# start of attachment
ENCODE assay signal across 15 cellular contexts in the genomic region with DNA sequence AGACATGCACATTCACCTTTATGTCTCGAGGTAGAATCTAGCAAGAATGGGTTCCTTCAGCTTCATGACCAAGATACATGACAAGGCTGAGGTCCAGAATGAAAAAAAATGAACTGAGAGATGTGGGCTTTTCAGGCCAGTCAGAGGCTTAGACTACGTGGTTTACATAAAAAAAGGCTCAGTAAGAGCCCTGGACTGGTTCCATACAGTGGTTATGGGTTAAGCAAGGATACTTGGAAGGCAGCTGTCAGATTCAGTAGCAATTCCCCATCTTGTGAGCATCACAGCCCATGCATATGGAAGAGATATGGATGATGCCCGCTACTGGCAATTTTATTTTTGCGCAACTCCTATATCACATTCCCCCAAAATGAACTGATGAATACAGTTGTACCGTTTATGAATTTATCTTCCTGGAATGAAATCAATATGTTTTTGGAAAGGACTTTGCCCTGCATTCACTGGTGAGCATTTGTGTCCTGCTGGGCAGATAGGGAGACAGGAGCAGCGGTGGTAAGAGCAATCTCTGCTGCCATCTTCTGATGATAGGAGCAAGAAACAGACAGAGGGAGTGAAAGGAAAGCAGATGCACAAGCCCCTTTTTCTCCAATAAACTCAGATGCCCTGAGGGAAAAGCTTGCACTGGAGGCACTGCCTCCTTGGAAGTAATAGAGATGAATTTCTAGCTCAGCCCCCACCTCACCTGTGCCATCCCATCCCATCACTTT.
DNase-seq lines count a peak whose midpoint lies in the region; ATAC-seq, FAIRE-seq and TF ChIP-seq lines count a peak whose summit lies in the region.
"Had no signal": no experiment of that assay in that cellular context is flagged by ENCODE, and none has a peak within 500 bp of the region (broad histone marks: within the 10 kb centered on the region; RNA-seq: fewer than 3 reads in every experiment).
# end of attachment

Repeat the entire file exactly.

ENCODE assay signal across 15 cellular contexts in the genomic region with DNA sequence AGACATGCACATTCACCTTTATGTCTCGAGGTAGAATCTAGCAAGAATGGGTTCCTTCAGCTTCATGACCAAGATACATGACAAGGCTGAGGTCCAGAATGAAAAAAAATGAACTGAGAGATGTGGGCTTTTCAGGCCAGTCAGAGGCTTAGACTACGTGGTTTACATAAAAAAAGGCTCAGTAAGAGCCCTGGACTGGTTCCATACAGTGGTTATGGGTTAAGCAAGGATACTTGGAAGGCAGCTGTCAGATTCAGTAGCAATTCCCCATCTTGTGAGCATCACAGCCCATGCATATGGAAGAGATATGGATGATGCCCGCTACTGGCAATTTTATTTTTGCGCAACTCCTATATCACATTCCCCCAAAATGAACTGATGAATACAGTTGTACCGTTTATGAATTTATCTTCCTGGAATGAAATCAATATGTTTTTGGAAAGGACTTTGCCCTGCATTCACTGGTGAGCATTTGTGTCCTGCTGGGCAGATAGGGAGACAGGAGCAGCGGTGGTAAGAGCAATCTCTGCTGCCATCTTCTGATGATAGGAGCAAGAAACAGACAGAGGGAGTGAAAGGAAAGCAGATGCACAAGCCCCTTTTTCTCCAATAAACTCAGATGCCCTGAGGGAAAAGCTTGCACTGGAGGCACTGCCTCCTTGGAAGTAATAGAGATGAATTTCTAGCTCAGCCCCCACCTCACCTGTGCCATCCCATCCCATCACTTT.
DNase-seq lines count a peak whose midpoint lies in the region; ATAC-seq, FAIRE-seq and TF ChIP-seq lines count a peak whose summit lies in the region.
"Had no signal": no experiment of that assay in that cellular context is flagged by ENCODE, and none has a peak within 500 bp of the region (broad histone marks: within the 10 kb centered on the region; RNA-seq: fewer than 3 reads in every experiment).